Mentions: To further explore the mode of action of the S. maurus palmatus venom, time-of-addition experiments were performed. In brief, S. maurus palmatus crude venom (30 μg/ml) was added to the virus and/or cells at different time points relative to virus inoculation, as described in the Methods section: (i) pre-treatment of cells for 2 hr (−2 hr cells). This experiment examines whether there is any interaction between the venom and the cells. (ii) pre-treatment of virus for 2 hr (−2 hr virus). This experiment examines the possible virocidal activity of the venom. (iii) co-treatment of cells and virus during virus inoculation for 2 hr (0 hr). This experiment examines the antiviral effect at the entry step. (iv) treatment of virus-infected cells during post-inoculation for 46 hr (+2 hr). This experiment examines the antiviral effect during the post-entry step. (v) co-treatment and post-inoculation (0 hr & +2 hr) as a positive control. For each set of experiments, HCV infectivity in culture supernatants was determined and compared with each other. The result revealed that pre-treatment of virus for 2 hr (−2 hr virus) markedly suppressed production of HCV infectious particles in culture supernatants while pre-treatment of cells for 2 hr (−2 hr cells) only marginally suppressed it (Figure 2A). This suggested the possibility that S. maurus palmatus venom had direct virocidal activity. Also, treatment during post-inoculation for 46 hr (+2 hr) suppressed HCV infectivity in culture supernatants, though to a lesser extent compared to pre-treatment of virus for 2 hr (−2 hr virus). The result suggested that this treatment inhibited either HCV replication in the cell or HCV infectivity outside the cells (in culture supernatants). On the other hand, treatment during post-inoculation for 46 hr (+2 hr) did not significantly inhibit HCV NS3 protein accumulation while pre-treatment of virus for 2 hr (−2 hr virus) completely inhibited it at 1 and 2 days post-infection (Figure 2B). We further examined HCV RNA replication and virus infectivity inside the cells. The result revealed that the post-inoculation treatment (+2 hr) did not significantly inhibit HCV RNA replication in the cells (Figure 2C). Moreover, the venom treatment (+2 hr) did not reduce HCV infectivity inside the cells (Figure 2D). Taken together, these results suggest that the S. maurus palmatus venom acts directly on HCV particles in culture medium to impair the viral infectivity and that it does not exert its antiviral effect inside the cells.Figure 2

Bottom Line: Development of well-tolerated regimens with high cure rates and fewer side effects is still much needed.S. maurus palmatus venom is considered as a good natural source for characterization and development of novel anti-HCV agents targeting the entry step.To our knowledge, this is the first report describing antiviral activities of Egyptian scorpion venoms against HCV, and may open a new approach towards discovering antiviral compounds derived from scorpion venoms.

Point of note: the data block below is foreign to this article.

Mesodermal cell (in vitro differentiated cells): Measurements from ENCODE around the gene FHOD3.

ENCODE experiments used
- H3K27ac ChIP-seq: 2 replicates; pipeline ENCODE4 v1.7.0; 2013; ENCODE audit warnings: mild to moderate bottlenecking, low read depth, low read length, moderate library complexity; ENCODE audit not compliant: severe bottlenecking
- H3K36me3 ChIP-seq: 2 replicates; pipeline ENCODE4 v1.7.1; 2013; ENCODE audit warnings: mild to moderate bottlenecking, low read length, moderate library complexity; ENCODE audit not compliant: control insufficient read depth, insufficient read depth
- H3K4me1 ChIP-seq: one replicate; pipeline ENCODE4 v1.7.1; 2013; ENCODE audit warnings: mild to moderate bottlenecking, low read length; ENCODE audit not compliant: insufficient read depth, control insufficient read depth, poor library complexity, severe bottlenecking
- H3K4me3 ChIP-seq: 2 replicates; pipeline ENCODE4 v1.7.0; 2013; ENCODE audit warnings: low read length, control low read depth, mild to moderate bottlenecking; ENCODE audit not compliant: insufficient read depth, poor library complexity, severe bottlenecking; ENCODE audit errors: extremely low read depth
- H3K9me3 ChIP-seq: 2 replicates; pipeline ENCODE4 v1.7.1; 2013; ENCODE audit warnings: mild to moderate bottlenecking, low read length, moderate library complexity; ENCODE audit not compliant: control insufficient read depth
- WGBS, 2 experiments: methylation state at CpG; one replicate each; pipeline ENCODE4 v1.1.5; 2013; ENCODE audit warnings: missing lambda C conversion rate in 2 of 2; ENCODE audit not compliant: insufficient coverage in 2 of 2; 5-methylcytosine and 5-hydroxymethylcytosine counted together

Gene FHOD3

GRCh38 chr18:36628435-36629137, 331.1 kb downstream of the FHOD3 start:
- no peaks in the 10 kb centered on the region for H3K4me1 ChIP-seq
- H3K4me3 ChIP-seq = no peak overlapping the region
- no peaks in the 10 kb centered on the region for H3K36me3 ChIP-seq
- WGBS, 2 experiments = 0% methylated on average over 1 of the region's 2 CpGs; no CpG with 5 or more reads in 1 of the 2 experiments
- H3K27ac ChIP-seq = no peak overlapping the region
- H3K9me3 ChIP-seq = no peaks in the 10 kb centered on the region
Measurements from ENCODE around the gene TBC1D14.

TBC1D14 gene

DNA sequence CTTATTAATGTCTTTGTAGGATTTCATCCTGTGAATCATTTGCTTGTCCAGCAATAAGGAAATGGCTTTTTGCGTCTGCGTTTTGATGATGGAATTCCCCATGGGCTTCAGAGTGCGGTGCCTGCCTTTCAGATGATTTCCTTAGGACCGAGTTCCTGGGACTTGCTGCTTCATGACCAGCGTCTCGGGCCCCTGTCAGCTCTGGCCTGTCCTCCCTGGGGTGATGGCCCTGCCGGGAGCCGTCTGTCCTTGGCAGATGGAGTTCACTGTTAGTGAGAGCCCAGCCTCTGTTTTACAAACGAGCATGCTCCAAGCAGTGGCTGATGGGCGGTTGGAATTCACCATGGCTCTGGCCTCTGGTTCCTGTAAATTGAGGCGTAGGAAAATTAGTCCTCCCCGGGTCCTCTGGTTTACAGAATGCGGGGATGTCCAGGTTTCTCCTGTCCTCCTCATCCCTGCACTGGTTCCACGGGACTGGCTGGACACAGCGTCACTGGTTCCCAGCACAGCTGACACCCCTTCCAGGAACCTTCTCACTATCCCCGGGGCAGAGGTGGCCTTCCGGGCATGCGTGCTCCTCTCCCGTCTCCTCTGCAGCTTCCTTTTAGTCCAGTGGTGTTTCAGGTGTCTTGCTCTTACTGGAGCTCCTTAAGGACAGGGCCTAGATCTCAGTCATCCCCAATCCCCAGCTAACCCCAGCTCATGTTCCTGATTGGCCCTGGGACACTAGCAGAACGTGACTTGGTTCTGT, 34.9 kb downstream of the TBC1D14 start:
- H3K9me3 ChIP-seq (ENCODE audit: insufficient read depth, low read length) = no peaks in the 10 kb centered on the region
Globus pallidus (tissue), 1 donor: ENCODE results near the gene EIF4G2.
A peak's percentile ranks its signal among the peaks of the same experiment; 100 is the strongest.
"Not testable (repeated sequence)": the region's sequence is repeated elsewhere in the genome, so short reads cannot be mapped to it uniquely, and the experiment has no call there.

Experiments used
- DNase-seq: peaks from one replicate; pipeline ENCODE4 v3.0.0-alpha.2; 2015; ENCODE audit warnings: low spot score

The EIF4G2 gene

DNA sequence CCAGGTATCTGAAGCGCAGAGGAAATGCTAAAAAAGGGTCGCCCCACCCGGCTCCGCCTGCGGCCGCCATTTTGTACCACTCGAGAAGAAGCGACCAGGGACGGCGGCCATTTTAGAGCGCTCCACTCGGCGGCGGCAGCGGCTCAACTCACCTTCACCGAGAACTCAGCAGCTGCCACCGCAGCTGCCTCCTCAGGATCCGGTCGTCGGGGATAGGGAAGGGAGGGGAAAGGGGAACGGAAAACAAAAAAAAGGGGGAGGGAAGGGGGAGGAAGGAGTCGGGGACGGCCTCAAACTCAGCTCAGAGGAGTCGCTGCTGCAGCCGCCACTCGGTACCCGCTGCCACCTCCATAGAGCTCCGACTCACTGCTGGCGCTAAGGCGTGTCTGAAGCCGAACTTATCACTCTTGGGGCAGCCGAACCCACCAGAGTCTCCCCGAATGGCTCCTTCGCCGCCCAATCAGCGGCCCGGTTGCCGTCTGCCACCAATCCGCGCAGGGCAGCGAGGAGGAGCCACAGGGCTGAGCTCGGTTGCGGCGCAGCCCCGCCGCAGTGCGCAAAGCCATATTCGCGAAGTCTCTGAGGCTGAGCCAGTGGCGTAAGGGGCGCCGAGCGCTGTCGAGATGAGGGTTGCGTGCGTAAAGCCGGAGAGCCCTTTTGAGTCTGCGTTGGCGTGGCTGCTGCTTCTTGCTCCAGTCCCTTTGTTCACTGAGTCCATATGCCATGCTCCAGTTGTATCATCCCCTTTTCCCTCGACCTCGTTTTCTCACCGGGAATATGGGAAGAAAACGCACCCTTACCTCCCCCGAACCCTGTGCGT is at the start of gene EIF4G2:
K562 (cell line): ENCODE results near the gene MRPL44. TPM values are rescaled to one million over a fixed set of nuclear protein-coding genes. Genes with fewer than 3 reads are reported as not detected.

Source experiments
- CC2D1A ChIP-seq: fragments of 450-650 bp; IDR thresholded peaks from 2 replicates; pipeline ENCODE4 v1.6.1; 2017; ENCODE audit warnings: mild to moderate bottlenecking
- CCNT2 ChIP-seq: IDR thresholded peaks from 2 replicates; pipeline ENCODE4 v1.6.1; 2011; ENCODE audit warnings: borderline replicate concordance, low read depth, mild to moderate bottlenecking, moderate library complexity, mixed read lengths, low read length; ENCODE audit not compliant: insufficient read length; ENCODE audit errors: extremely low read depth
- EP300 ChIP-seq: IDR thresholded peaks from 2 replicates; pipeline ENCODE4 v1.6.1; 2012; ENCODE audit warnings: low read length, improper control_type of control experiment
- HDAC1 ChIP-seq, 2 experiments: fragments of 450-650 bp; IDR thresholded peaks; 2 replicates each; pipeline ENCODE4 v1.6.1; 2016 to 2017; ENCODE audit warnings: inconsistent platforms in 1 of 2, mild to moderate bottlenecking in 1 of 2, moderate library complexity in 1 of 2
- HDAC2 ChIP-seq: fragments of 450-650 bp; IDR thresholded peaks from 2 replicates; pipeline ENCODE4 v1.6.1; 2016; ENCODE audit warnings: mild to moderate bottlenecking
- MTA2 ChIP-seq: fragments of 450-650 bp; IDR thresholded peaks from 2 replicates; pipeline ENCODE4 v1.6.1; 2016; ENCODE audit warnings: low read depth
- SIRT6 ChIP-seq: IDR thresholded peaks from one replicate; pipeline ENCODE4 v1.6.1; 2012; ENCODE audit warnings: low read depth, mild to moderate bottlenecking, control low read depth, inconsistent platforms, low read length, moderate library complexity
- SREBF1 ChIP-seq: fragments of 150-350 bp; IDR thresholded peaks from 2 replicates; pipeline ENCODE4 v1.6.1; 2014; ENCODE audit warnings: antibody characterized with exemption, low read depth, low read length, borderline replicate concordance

View Article: PubMed Central - PubMed

Affiliation: Department of Zoology, Faculty of Science, Al-Azhar University, Assiut, Egypt. sci.elbitar@gmail.com.

ABSTRACT

Background: Hepatitis C virus (HCV) is a major global health problem, causing chronic hepatitis, liver cirrhosis and hepatocellular carcinoma. Development of well-tolerated regimens with high cure rates and fewer side effects is still much needed. Recently, natural antimicrobial peptides (AMPs) are attracting more attention as biological compounds and can be a good template to develop therapeutic agents, including antiviral agents against a variety of viruses. Various AMPs have been characterized from the venom of different venomous animals including scorpions.

Methods: The possible antiviral activities of crude venoms obtained from five Egyptian scorpion species (Leiurus quinquestriatus, Androctonus amoreuxi, A. australis, A. bicolor and Scorpio maurus palmatus) were evaluated by a cell culture method using Huh7.5 cells and the J6/JFH1-P47 strain of HCV. Time-of-addition experiments and inactivation of enzymatic activities of the venoms were carried out to determine the characteristics of the anti-HCV activities.

Results: S. maurus palmatus and A. australis venoms showed anti-HCV activities, with 50% inhibitory concentrations (IC₅₀) being 6.3 ± 1.6 and 88.3 ± 5.8 μg/ml, respectively. S. maurus palmatus venom (30 μg/ml) impaired HCV infectivity in culture medium, but not inside the cells, through virocidal effect. The anti-HCV activity of this venom was not inhibited by a metalloprotease inhibitor or heating at 60°C. The antiviral activity was directed preferentially against HCV.

Conclusions: S. maurus palmatus venom is considered as a good natural source for characterization and development of novel anti-HCV agents targeting the entry step. To our knowledge, this is the first report describing antiviral activities of Egyptian scorpion venoms against HCV, and may open a new approach towards discovering antiviral compounds derived from scorpion venoms.

Show MeSH
Related in: MedlinePlus